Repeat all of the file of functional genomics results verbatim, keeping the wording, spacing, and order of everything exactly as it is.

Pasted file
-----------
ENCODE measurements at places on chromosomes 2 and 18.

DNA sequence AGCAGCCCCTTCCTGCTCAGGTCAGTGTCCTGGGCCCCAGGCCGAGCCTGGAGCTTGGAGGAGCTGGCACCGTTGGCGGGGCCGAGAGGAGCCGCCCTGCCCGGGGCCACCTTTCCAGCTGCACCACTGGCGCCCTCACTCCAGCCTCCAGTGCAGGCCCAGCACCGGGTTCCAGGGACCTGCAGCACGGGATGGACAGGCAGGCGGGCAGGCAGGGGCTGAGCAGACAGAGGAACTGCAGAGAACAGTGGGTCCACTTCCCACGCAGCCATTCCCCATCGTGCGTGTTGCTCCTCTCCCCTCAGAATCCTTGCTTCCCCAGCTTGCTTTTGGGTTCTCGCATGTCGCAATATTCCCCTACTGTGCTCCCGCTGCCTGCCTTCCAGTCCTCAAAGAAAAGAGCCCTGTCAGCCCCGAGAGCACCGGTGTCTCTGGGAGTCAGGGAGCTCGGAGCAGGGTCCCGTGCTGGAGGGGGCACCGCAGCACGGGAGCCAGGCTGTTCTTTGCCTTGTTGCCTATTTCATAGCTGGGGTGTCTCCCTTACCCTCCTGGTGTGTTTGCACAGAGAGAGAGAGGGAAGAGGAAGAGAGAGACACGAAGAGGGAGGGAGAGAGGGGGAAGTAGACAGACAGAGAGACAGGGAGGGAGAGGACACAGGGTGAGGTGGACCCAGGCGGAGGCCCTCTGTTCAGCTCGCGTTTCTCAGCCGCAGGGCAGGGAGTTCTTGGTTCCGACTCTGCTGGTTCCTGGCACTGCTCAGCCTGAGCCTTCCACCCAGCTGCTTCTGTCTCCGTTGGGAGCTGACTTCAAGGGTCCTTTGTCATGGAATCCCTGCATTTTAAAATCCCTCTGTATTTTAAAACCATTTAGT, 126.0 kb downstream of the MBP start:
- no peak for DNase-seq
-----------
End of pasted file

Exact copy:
ENCODE measurements at places on chromosomes 2 and 18.

DNA sequence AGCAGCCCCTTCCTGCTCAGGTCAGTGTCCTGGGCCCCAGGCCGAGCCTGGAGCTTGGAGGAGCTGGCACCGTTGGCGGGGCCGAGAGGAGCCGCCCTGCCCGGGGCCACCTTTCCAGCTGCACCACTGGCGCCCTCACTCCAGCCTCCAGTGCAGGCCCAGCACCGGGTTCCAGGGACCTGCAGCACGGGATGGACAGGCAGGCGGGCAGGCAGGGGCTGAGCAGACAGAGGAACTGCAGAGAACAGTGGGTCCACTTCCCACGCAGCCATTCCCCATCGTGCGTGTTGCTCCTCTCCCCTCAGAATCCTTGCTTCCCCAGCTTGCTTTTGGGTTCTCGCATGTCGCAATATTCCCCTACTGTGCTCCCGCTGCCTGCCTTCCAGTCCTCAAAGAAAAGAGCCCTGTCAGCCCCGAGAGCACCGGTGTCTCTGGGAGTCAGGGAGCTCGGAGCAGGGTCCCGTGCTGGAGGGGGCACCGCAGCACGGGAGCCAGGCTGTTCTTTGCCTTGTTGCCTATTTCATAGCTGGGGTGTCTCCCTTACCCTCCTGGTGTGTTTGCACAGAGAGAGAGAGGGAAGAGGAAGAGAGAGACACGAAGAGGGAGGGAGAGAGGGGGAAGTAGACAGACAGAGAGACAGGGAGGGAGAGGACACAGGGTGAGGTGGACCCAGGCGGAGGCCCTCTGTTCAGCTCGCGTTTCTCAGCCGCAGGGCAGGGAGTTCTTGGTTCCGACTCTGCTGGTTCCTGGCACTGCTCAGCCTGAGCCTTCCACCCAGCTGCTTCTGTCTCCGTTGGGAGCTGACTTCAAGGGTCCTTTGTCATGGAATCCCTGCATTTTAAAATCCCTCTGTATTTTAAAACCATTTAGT, 126.0 kb downstream of the MBP start:
- no peak for DNase-seq